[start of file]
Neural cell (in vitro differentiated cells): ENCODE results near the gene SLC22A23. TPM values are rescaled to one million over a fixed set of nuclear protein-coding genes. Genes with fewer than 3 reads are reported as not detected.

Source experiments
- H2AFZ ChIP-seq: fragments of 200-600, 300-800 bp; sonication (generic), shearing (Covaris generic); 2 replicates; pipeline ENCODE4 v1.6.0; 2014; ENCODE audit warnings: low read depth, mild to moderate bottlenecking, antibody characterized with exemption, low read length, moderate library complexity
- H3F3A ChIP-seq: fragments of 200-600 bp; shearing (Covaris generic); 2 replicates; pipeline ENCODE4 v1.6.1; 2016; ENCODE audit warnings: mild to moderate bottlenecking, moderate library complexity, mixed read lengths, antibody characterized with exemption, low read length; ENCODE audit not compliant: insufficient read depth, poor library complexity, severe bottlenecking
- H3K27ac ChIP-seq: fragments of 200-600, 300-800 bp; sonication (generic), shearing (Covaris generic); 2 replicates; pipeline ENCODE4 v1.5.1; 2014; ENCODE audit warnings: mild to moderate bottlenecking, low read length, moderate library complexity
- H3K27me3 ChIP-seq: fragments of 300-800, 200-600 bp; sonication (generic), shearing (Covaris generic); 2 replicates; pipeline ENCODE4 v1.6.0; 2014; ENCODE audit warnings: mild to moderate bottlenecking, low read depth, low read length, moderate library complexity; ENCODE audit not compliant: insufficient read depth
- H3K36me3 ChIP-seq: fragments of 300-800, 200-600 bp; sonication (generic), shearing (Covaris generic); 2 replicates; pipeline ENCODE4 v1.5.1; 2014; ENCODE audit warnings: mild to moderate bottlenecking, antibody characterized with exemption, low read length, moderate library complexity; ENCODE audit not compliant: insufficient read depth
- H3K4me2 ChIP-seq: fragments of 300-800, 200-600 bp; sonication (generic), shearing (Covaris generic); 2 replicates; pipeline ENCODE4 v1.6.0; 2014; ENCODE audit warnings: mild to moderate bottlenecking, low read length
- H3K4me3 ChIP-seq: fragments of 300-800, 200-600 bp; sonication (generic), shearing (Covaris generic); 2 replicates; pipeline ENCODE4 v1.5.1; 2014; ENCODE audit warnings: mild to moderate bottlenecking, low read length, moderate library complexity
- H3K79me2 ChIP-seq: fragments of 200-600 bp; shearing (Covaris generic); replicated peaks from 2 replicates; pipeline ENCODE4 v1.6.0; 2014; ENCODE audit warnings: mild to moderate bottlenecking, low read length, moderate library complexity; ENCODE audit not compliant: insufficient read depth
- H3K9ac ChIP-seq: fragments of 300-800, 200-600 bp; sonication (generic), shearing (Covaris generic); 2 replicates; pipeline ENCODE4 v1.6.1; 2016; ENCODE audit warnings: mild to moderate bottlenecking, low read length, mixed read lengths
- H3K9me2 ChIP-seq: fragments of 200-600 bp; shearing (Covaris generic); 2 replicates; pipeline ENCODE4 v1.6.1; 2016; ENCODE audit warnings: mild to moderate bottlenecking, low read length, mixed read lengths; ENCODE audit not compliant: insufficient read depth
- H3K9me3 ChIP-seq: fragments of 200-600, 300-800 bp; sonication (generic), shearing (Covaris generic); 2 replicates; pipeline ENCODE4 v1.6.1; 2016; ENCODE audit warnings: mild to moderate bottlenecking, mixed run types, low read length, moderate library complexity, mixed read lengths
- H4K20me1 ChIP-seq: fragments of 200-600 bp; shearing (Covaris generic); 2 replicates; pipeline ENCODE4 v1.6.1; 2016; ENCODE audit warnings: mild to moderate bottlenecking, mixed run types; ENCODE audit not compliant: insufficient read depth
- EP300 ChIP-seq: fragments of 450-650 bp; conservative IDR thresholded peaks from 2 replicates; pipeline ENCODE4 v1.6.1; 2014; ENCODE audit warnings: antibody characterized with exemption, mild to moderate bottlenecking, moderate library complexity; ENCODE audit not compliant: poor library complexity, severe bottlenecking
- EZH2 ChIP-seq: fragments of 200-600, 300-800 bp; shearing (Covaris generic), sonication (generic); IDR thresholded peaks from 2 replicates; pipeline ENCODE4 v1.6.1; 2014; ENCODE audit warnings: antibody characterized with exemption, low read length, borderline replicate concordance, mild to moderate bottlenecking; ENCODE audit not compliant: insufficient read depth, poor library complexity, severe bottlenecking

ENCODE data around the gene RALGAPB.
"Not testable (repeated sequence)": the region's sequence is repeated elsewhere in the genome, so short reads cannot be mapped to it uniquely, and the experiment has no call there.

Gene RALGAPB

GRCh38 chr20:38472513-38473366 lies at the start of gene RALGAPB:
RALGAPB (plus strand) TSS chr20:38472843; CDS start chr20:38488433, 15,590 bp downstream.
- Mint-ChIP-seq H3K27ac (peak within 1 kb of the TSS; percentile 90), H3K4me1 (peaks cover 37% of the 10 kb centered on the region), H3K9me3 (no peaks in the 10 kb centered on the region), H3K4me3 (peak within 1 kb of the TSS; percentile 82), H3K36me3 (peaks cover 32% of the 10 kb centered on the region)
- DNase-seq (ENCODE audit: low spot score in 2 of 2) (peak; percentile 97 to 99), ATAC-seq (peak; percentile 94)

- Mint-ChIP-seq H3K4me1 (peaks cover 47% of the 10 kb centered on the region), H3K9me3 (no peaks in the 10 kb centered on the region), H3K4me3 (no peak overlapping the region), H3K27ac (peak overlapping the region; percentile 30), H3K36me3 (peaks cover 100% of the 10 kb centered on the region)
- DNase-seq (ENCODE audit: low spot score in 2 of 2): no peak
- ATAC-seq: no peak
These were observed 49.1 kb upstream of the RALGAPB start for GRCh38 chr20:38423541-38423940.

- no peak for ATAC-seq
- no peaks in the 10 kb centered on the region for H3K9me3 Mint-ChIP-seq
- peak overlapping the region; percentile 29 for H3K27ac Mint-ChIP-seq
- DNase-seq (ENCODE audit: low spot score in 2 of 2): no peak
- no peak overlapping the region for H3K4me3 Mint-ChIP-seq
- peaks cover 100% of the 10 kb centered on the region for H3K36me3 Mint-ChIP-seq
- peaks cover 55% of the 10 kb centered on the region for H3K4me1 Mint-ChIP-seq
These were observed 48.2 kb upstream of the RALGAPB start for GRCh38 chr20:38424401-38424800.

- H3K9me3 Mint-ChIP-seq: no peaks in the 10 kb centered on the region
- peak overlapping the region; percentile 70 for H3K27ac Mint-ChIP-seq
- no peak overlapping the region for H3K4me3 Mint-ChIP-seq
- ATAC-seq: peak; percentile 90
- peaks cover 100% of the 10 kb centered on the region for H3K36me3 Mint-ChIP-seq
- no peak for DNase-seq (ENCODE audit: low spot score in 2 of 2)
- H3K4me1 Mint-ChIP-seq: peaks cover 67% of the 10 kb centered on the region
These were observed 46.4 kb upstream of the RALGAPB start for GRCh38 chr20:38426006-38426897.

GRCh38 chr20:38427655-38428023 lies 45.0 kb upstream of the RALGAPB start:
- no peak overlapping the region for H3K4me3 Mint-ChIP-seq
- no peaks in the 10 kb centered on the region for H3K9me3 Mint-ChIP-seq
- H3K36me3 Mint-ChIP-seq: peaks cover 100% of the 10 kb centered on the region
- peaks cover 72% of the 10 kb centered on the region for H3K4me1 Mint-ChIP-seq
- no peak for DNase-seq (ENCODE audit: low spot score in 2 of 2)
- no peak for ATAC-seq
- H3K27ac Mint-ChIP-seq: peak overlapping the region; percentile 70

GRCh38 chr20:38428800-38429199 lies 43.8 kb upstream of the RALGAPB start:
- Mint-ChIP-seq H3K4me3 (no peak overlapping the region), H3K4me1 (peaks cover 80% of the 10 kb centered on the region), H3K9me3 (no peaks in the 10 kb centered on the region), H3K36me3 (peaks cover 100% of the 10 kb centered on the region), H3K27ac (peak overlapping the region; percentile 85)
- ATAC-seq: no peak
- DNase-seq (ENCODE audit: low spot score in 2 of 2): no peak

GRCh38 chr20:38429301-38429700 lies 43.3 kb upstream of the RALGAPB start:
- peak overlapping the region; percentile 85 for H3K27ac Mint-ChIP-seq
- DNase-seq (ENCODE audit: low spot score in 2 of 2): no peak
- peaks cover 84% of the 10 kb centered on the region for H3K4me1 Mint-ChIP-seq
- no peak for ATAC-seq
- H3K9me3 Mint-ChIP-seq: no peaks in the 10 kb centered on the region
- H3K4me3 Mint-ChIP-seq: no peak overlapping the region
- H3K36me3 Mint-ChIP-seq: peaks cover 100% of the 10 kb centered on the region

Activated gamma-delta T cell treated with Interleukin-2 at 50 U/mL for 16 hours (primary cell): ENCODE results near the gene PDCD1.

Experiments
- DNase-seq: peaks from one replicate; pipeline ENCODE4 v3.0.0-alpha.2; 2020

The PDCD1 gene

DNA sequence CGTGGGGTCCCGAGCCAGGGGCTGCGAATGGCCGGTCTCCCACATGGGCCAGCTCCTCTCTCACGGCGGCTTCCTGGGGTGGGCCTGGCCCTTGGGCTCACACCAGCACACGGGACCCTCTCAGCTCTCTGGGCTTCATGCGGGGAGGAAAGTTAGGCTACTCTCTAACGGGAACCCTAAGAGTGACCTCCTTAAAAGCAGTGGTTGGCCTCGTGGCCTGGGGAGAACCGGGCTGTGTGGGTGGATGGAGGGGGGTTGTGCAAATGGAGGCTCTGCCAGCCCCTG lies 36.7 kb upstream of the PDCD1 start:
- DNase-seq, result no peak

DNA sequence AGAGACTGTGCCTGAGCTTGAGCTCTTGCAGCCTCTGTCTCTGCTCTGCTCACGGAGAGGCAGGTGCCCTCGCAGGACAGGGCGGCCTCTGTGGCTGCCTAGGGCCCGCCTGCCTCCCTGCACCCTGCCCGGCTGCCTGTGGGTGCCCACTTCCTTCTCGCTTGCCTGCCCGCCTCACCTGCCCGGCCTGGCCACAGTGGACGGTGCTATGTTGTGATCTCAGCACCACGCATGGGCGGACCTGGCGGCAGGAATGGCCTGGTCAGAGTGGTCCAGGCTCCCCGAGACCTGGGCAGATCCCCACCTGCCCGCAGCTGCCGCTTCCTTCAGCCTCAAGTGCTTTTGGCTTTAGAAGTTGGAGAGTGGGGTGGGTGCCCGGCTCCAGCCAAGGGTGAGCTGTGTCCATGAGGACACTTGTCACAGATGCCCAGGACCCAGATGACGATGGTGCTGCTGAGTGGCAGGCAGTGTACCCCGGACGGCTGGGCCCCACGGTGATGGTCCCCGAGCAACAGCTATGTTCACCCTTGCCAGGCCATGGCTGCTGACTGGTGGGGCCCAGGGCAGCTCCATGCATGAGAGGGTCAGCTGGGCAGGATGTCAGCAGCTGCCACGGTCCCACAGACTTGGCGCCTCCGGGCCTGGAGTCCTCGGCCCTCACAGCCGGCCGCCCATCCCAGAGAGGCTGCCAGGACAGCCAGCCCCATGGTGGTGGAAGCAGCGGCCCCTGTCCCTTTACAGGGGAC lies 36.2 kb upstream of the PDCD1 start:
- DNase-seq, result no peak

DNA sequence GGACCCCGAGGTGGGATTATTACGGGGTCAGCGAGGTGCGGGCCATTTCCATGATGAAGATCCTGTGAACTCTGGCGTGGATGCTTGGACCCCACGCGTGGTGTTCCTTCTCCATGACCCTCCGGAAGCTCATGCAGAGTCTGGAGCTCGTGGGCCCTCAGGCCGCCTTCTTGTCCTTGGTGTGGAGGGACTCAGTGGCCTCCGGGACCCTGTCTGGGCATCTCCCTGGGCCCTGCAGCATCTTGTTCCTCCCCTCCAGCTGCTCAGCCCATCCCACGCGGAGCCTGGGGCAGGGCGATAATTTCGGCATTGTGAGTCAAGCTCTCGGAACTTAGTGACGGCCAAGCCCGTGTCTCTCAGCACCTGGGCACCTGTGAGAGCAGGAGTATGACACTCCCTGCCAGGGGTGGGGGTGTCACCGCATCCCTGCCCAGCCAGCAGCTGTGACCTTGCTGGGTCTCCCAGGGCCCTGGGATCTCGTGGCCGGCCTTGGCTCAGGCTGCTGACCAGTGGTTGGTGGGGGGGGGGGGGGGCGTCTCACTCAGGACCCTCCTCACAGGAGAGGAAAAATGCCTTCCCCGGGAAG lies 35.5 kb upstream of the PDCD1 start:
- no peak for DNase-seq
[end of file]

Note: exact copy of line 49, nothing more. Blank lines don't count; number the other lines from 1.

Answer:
- no peak for DNase-seq (ENCODE audit: low spot score in 2 of 2)